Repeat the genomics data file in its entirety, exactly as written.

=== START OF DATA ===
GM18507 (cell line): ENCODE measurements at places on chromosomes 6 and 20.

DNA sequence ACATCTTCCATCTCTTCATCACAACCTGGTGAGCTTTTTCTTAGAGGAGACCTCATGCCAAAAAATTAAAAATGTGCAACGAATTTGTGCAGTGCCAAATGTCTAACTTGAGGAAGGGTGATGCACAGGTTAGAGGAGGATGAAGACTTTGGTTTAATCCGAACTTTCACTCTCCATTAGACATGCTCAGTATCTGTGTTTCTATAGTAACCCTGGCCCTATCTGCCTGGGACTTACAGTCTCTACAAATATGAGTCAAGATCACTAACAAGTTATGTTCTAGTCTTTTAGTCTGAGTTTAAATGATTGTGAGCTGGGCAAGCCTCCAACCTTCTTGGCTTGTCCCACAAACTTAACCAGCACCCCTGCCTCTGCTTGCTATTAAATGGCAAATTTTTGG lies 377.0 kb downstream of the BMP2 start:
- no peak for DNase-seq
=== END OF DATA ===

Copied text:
GM18507 (cell line): ENCODE measurements at places on chromosomes 6 and 20.

DNA sequence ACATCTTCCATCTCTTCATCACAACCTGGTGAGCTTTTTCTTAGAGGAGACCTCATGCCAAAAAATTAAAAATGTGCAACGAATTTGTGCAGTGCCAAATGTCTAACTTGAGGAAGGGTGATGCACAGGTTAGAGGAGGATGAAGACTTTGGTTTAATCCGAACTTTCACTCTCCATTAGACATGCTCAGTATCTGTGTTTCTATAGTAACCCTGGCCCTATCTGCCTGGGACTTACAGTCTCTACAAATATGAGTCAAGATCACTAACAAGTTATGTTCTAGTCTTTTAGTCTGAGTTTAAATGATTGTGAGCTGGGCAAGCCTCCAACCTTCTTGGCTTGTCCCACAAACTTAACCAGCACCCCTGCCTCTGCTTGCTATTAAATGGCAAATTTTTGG lies 377.0 kb downstream of the BMP2 start:
- no peak for DNase-seq